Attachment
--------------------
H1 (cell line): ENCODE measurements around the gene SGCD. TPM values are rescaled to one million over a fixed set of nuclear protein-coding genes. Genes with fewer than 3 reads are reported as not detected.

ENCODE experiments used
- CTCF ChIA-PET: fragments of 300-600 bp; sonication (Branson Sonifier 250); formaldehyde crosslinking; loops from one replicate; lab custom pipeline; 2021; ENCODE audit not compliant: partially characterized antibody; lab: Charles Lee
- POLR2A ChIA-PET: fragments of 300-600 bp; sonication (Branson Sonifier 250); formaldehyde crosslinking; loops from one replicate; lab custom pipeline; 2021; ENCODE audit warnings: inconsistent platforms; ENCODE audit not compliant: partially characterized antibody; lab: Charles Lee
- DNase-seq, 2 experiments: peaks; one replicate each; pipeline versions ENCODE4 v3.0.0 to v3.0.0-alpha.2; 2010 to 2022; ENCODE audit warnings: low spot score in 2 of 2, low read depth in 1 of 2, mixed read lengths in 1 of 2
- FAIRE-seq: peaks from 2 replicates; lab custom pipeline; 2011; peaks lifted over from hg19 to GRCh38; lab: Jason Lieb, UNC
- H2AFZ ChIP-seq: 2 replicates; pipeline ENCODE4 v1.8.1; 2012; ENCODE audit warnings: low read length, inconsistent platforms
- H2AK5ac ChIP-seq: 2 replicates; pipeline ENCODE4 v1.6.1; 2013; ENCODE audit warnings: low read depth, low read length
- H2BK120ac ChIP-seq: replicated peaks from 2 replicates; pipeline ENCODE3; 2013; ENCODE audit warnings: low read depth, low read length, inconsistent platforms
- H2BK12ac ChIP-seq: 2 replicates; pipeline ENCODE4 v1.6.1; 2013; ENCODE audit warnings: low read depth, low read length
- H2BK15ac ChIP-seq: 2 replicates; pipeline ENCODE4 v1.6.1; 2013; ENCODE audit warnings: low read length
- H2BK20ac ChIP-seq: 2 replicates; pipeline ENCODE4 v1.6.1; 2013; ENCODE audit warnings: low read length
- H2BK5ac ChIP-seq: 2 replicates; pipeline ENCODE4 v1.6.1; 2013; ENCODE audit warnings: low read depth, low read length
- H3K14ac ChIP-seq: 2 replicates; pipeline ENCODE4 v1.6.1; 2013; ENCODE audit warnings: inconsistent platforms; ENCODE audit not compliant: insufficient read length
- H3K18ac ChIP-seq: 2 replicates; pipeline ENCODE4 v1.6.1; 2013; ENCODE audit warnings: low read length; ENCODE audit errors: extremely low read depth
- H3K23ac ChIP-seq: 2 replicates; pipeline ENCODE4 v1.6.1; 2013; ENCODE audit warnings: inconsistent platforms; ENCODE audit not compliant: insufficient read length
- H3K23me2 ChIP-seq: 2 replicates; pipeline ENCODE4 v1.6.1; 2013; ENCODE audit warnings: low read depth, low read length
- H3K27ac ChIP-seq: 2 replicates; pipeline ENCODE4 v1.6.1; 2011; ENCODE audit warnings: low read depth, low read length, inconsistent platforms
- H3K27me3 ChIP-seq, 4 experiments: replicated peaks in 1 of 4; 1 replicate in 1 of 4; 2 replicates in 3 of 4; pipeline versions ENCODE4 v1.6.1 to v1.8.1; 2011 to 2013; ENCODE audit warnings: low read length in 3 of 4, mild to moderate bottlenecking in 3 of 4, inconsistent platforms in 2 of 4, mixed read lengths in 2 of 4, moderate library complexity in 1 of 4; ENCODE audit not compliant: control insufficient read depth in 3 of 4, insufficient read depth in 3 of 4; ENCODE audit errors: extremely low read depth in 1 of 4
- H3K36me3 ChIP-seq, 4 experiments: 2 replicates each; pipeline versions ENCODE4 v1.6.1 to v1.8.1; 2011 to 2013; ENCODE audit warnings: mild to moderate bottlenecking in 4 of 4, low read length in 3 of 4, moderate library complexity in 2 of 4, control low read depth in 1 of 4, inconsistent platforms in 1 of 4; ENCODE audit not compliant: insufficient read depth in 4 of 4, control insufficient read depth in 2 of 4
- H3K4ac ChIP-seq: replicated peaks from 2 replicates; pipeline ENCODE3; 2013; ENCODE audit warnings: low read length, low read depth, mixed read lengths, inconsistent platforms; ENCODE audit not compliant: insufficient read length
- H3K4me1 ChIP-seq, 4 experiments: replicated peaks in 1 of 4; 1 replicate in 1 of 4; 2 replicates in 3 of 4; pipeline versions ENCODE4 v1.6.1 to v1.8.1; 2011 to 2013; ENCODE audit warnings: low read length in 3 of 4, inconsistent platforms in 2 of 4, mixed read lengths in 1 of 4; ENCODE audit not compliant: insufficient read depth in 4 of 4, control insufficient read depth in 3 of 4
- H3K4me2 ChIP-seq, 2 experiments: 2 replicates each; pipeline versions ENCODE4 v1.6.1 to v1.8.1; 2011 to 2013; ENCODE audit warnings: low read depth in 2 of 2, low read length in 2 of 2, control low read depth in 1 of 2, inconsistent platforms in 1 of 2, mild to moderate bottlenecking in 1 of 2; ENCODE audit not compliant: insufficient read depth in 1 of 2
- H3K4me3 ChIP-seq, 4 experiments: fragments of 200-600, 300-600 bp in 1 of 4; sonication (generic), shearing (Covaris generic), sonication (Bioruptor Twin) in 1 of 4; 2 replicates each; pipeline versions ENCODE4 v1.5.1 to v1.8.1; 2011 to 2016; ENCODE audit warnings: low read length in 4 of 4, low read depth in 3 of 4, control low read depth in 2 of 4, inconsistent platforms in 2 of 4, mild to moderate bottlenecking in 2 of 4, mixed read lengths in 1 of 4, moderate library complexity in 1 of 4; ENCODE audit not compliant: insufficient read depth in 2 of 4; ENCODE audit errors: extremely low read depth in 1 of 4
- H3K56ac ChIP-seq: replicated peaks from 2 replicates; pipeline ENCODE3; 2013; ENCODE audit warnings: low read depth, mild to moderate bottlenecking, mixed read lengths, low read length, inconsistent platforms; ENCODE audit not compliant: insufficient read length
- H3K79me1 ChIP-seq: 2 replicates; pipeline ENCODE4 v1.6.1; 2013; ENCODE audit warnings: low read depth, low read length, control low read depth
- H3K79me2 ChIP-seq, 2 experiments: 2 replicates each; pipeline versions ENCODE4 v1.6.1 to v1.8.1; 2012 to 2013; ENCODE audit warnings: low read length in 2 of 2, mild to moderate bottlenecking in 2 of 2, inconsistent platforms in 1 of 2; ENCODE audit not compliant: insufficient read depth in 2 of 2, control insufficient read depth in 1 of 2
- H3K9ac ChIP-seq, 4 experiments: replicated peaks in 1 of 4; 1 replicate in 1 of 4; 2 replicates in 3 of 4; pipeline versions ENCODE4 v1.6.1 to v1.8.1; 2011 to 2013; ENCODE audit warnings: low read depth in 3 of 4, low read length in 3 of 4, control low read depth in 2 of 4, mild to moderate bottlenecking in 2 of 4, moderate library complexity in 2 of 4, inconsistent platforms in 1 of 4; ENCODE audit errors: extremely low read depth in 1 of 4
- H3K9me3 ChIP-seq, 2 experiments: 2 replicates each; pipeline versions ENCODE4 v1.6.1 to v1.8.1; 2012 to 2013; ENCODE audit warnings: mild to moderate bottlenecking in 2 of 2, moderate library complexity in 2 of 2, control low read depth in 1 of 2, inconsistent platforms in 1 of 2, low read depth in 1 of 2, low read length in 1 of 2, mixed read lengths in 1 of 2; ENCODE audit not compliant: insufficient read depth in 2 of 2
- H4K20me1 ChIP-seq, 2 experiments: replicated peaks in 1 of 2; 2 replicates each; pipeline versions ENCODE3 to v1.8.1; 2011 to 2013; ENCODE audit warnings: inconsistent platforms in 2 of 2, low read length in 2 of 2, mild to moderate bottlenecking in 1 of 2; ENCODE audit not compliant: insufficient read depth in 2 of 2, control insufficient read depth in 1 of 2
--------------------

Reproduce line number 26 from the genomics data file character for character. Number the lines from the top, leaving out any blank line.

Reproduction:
- H3K79me1 ChIP-seq: 2 replicates; pipeline ENCODE4 v1.6.1; 2013; ENCODE audit warnings: low read depth, low read length, control low read depth